Drafty windows. Leaky faucets. Dirty air filters.
All are common issues in homes across the country, and they're not just annoying—they also cost you
money in decreased energy efficiency and higher bills.
The U.S. Environmental Protection Agency's Energy Star program estimates that homeowners can save
5% to 30% on annual energy costs by incorporating technologies to make their homes operate more
efficiently. Think that's not a big deal? Based on typical energy costs, it could mean savings ranging from
$105 to $627, according to Energy Star.
That sounds pretty good to us. And even if you’re not the handiest person when it comes to home
maintenance, checking your energy efficiency is something you can easily do yourself. (Although if you
want to get the biggest bang for your buck, Energy Star recommends a professional home-energy audit.)
Just follow the tips below—you'll see where your home loses energy, how efficient your heating and
cooling systems are, and ways you can decrease your electricity use.
First, just for reference, here's how the average energy bill breaks down:
- Heating: 29%
- Electronics: 21%
- Water heating: 13%
- Cooling: 13%
- Appliances: 12%
- Light: 12%
Where's the air?
Air commonly leaks from homes through gaps around baseboards, electrical outlets and windows or
doors—if you feel like you're running the heat all the time to no avail, that warm air might be escaping.
Stopping these drafts can save up to 30 percent of your yearly energy costs (it will keep the cool air
inside during the summer, too). Be sure to check your home's exterior as well, paying particular
attention to areas where two different building materials meet. When you find leaks, seal them with
caulk or weather stripping.
Don't wait to insulate
Check to see if you have enough insulation in your ceiling and walls. The attic door or hatch should be
insulated and close tightly. For walls, make a small hole in a closet or other inconspicuous place and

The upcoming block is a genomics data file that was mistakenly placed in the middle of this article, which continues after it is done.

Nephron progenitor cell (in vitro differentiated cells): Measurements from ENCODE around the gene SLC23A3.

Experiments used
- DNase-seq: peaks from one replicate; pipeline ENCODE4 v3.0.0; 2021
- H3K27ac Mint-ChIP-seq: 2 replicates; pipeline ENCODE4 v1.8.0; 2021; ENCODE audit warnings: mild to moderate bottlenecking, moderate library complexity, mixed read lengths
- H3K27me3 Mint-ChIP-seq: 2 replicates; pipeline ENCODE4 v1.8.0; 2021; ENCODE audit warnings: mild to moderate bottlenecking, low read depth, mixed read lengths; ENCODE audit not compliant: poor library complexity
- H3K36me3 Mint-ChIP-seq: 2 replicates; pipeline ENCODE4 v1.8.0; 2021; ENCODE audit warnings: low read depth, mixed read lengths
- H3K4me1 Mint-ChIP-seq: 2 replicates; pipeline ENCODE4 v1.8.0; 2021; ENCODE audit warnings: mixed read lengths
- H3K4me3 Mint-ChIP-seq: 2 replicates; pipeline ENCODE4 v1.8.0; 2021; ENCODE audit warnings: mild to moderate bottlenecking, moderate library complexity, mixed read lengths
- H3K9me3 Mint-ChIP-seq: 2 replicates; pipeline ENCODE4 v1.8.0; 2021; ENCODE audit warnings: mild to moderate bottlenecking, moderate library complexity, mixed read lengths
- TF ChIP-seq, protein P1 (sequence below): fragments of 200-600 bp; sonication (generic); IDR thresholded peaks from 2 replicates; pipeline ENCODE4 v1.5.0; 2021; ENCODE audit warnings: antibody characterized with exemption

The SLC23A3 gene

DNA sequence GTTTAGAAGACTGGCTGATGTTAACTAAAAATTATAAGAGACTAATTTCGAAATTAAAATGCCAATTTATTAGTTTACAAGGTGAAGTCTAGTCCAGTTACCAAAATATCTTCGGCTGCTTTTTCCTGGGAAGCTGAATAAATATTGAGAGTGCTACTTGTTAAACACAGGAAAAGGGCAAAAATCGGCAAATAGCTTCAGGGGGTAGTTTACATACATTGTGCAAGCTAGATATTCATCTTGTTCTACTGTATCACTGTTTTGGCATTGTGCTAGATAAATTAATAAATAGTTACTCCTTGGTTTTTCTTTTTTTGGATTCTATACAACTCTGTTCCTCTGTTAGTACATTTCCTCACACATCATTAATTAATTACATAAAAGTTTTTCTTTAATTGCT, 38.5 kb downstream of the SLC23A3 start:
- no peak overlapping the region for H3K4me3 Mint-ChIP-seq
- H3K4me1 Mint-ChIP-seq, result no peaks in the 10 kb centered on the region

probe into the wall with a screwdriver—if the area isn't completely filled with insulation, you're
probably losing heat in the winter and cool air in the summer.
Check your furnace and AC systems
Heating and cooling systems that work correctly and efficiently can save you frustration as well as
money. Make sure ducts and pipes are insulated properly, and have your equipment checked and
cleaned by a professional each year. Filters for forced-air furnaces should be replaced as soon as they
are dirty, or every 30 to 60 days.
Let There Be (Efficient) Light
More than half of the light sockets in the U.S. still contain an inefficient bulb, according to Energy Star—
and the average home has about 70 sockets! LED bulbs use 90% energy versus regular bulbs, and they
last a lot longer, too. Many will still be going after 20 years.
See how your home stacks up
Energy Star also offers a Home Energy Yardstick that allows you to compare your home's efficiency to
similar homes across the country and get advice on how to improve. It takes just five minutes.
Anyone can take steps to save energy—whether you're a hardcore do-it-yourselfer or someone simply
tired of sending a big check to the power company every month. Just don't forget what might be the
most important thing of all after you finish your audit and make your home more efficient: Deciding how
to spend the money you’ll save!